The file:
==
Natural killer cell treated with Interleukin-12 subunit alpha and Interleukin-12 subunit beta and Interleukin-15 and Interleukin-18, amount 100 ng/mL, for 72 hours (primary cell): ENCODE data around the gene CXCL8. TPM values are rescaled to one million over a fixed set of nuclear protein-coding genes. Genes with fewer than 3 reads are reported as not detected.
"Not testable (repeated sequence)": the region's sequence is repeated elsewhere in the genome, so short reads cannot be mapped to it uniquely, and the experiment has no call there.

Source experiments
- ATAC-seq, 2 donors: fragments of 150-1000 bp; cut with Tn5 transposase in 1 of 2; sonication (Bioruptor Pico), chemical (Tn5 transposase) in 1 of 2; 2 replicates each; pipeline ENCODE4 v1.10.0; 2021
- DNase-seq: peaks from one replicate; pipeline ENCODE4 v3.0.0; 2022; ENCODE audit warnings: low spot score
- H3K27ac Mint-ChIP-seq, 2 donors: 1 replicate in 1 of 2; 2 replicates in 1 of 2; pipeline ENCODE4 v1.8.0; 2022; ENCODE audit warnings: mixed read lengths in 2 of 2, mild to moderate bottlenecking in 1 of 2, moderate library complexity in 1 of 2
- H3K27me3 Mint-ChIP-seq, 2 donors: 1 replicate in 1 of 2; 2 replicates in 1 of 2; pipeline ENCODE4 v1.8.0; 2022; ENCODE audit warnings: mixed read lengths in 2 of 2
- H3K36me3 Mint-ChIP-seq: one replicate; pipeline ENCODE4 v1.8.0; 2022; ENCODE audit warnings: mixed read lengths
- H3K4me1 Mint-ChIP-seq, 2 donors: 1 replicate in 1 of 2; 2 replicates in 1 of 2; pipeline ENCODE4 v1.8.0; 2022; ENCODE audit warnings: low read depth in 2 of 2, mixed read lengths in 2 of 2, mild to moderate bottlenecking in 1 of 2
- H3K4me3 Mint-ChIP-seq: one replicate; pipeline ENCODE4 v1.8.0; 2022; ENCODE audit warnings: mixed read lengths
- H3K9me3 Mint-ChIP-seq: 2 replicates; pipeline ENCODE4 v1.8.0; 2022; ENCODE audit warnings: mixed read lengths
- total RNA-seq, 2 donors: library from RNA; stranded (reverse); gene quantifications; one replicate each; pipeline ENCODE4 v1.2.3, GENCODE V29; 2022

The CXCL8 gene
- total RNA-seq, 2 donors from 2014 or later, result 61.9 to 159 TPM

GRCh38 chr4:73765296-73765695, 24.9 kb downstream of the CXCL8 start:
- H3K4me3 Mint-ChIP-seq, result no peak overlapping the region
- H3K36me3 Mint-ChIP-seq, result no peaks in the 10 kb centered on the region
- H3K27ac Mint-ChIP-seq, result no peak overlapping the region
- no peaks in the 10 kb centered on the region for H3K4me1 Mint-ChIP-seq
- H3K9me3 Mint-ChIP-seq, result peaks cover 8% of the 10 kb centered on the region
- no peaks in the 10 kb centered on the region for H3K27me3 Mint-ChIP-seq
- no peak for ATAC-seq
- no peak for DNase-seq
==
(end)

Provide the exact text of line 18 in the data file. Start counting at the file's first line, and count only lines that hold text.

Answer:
- H3K27ac Mint-ChIP-seq, result no peak overlapping the region